How to Hold a Crochet Hook

Опубликовал Admin
23-07-2021, 07:40
When you're just starting out with crocheting, it can feel like there's a right and wrong way to do everything. Fortunately, when it comes to holding the crochet hook, it's totally up to you! Play around with the 2 common holding styles and decide which feels the most comfortable for you. You can use either of these styles regardless of whether you're left- or right-handed. Then, find a comfortable way to hold your yarn and enjoy learning to crochet.

The Pencil Grip

  1. Pinch the flat part of the hook with your thumb and index finger. Look for the thumb rest, which is the flat section on your crochet hook. Put the thumb of your dominant hand on the thumb rest and pinch the opposite side of the hook with your index finger.
    • Turn the point of the crochet hook towards you when you're gripping the hook. This way you can see if the loop of a stitch catches on the end of the hook, which is called the throat.
  2. Rest the hook on your middle finger like it's a pencil. Bring the rest of your fingers down so they're pointing towards your palm and let the hook sit on your middle finger just as you would hold a pencil.
    • If you usually rest your pencil on your ring finger, try resting your hook on it. You'll probably find that what you usually use is most comfortable for you.
  3. Use your fingers to direct the hook when you crochet. If you like keeping your fingers close to the stitches you're working or you sometimes place your index finger on a loop that you're crocheting, the pencil grip is a good method to start with. This is because your fingers, instead of your wrist, control the crocheting action.
    • Many people find that the pencil grip is more comfortable if you'll be crocheting for a long period of time. This is because the shaft of the hook rests on your hand.

The Knife Method

  1. Place your thumb on or just in front of the thumb rest. Look for the wide, flat section of your crochet hook and put the thumb of your dominant hand on this flat section, the thumb rest. If you want your fingers to be closer to the point of the hook, put your thumb in front of the thumb rest, instead of on it.
    • Some crochet hooks have a flat section on both sides of the hook. Put your thumb on the side that has the hook pointing towards you so you can work your stitches.
  2. Curl your other fingers over the hook to grip the shaft. Once your thumb is in place, imagine you're holding a knife and let your fingers curve over the length of the hook. Keep your hand relaxed so you don't strain your muscles.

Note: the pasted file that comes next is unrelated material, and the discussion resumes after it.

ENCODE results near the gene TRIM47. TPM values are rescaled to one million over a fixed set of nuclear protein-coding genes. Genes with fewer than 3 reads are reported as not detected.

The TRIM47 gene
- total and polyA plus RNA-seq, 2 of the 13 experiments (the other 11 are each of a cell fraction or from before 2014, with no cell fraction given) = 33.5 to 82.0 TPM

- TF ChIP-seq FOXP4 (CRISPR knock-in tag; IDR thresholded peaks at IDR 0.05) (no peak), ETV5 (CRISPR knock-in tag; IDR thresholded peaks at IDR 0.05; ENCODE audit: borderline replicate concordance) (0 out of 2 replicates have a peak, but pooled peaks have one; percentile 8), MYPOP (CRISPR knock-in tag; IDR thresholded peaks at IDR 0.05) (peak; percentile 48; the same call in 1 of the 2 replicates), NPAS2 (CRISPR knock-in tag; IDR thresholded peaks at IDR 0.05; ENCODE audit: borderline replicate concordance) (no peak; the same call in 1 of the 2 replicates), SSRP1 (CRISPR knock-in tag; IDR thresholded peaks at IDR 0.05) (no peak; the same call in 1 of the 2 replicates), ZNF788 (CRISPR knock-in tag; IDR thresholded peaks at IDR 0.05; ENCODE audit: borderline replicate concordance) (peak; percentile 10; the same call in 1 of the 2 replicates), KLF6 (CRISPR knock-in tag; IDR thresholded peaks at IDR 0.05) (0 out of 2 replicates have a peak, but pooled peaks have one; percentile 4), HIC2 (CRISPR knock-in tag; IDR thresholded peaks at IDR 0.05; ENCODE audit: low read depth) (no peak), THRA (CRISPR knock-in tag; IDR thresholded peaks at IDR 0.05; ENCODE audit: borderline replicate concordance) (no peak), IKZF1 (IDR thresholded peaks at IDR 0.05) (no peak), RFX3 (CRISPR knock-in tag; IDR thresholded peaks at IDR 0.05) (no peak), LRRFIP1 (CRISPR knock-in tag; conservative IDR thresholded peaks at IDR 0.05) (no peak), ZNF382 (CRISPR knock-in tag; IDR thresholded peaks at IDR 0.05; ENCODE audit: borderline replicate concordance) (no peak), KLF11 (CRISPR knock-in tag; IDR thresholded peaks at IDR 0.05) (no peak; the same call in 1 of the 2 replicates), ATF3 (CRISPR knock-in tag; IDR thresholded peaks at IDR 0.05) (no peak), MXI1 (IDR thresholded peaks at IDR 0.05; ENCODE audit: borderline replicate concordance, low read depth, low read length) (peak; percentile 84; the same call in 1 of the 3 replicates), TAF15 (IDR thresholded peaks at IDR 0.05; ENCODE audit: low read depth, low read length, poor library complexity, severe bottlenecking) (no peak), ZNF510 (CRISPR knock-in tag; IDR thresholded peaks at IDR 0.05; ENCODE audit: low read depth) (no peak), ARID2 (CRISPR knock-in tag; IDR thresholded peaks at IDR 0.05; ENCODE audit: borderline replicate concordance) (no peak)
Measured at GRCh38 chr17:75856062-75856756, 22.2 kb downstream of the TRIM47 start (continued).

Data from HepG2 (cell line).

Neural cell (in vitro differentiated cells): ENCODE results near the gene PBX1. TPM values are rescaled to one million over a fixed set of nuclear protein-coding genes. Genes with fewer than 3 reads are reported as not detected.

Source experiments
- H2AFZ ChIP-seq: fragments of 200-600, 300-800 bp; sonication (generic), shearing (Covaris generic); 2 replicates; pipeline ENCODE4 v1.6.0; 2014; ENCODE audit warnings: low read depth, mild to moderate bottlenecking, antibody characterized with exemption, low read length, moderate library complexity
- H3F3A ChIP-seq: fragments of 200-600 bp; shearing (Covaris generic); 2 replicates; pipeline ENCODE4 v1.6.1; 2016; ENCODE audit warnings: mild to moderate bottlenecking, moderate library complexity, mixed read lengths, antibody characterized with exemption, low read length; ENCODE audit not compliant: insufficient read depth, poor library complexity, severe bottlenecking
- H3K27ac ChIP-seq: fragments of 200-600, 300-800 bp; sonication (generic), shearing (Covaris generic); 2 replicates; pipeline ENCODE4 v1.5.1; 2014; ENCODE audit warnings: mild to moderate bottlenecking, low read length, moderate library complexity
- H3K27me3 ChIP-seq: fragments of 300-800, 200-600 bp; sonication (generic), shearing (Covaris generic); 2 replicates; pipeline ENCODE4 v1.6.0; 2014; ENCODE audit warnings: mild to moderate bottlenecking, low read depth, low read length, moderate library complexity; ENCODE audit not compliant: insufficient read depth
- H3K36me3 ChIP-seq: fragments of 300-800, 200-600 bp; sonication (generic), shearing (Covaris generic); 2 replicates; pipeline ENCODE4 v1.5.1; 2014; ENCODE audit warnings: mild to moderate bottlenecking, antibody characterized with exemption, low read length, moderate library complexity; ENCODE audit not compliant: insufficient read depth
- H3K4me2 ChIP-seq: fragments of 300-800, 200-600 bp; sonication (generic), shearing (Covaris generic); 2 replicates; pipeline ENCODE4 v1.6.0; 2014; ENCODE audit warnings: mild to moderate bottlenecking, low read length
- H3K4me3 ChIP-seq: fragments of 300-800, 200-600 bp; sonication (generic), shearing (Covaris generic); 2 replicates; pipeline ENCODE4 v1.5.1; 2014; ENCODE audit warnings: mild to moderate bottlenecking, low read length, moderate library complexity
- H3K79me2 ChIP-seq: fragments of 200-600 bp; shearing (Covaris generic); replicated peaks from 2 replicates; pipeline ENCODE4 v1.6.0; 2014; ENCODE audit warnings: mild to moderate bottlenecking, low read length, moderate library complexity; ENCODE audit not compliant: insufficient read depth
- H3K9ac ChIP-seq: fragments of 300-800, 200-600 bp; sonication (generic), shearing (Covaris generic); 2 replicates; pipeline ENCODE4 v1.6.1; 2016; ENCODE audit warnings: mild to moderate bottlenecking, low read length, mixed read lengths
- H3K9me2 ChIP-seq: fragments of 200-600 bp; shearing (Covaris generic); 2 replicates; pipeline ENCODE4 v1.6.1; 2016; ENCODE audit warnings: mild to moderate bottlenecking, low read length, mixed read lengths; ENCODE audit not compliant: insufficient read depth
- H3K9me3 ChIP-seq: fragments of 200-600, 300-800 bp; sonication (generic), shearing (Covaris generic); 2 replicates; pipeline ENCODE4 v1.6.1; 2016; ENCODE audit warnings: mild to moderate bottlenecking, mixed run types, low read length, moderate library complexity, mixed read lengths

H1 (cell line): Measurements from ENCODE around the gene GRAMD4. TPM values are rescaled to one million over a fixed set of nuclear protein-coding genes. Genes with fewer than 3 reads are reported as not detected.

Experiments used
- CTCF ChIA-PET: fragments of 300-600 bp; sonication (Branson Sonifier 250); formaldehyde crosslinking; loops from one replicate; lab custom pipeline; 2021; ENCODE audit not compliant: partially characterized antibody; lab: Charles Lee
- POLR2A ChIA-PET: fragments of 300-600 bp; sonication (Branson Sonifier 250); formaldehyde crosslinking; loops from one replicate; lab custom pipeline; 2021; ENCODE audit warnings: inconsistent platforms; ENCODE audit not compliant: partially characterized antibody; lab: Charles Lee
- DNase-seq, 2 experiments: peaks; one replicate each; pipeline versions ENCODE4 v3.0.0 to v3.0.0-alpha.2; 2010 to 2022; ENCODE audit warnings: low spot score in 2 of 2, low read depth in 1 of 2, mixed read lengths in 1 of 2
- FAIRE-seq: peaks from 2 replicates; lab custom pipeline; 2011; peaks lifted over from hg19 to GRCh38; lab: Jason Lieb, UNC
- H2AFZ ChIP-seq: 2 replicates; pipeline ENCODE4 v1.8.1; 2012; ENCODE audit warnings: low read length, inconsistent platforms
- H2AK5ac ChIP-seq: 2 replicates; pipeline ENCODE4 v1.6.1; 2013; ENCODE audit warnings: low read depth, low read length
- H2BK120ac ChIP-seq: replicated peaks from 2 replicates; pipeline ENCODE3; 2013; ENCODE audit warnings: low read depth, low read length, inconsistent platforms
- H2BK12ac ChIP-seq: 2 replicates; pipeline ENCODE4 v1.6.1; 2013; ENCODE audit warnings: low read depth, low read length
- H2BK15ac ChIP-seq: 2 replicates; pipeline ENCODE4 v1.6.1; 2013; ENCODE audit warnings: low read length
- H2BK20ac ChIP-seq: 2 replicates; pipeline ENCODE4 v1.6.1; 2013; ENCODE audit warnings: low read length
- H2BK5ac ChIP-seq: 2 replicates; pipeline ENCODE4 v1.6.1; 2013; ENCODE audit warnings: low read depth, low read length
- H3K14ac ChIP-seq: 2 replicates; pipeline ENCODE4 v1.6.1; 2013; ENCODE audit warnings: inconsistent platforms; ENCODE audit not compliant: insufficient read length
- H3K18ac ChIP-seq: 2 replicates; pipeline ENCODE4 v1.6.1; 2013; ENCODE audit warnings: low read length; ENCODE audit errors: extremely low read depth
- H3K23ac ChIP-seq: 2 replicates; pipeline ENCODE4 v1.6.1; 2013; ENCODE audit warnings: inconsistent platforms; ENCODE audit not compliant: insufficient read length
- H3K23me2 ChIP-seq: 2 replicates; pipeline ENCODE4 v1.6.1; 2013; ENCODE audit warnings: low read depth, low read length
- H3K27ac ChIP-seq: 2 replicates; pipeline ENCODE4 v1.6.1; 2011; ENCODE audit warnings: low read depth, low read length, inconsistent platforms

• If your hand starts to cramp, loosen your grip on the crochet hook or try the pencil grip.
  3. Use your wrist to guide the action of the hook when you crochet. Unlike the pencil method, the knife method gives you a stronger hold on the hook, which is useful if you tend to crochet with tight tension.
    • If your fingers feel calloused from rubbing against the hook, buy crochet grips that slide onto the hook and act as a cushion.

Holding the Working Yarn

  1. Slide a slip knot onto the end of your hook. Once you've found a comfortable way to hold your hook, it's time to start crocheting! Make a simple slip knot with whatever yarn you're using and place the loop of the knot right behind the tip of the crochet hook. Then, pull on the working yarn to tighten the knot onto the hook.
    • Remember to crochet with the working yarn that's attached to the yarn ball and not the yarn tail.
  2. Wrap the working yarn around the pinky of your other hand to control tension. Bring the working yarn under the pinky of your non-dominant hand and wrap it around the finger once. Then, pull the yarn over your ring, middle, and index finger so you can bring it under your thumb.
    • To tighten the tension in the yarn, tighten your hand so all the fingers touch. To loosen the tension, spread your fingers apart.
    • If you don't like the feeling of the yarn twisting around your pinky, place it under your pinky and pull it up over your other fingers. Then, bring it under your thumb so your hand controls the yarn, but it's not wrapped around any of your fingers.
  3. Try wrapping the yarn around your index finger if it's more comfortable. If you'd rather control the working yarn with your index finger, bring the yarn under your pinky and over your ring and middle fingers. Then, wrap the yarn around your index finger.
    • If you try this way of holding the yarn, you'll be able to grip the crocheted fabric with your thumb and middle finger.
  4. Use a combination of these or create your own way to hold the yarn. Play around with both of these styles and adjust them until you find a way that feels comfortable. For example, you might wrap the yarn around your pinky and ring finger. You may even wrap the yarn over your fingers and around your thumb.
    • Remember that there's no correct way of holding the yarn as long as it works for you!


  • If your crochet hook is uncomfortable to hold, try a hook made from a different material. You can buy hooks made of metal, bamboo, plastic, or wood, for instance.
  • The pencil grip is sometimes called the fork hold.
Users of Guests are not allowed to comment this publication.